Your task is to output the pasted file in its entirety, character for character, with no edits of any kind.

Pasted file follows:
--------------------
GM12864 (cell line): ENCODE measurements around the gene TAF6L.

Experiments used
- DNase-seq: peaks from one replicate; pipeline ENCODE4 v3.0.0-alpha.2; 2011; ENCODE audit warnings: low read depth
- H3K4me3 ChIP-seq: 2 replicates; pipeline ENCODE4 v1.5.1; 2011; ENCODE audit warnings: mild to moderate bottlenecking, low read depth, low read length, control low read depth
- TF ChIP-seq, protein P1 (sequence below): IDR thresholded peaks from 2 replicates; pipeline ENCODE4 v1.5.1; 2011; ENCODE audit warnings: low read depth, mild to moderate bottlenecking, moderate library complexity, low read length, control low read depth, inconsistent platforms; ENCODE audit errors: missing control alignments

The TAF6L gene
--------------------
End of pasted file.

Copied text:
GM12864 (cell line): ENCODE measurements around the gene TAF6L.

Experiments used
- DNase-seq: peaks from one replicate; pipeline ENCODE4 v3.0.0-alpha.2; 2011; ENCODE audit warnings: low read depth
- H3K4me3 ChIP-seq: 2 replicates; pipeline ENCODE4 v1.5.1; 2011; ENCODE audit warnings: mild to moderate bottlenecking, low read depth, low read length, control low read depth
- TF ChIP-seq, protein P1 (sequence below): IDR thresholded peaks from 2 replicates; pipeline ENCODE4 v1.5.1; 2011; ENCODE audit warnings: low read depth, mild to moderate bottlenecking, moderate library complexity, low read length, control low read depth, inconsistent platforms; ENCODE audit errors: missing control alignments

The TAF6L gene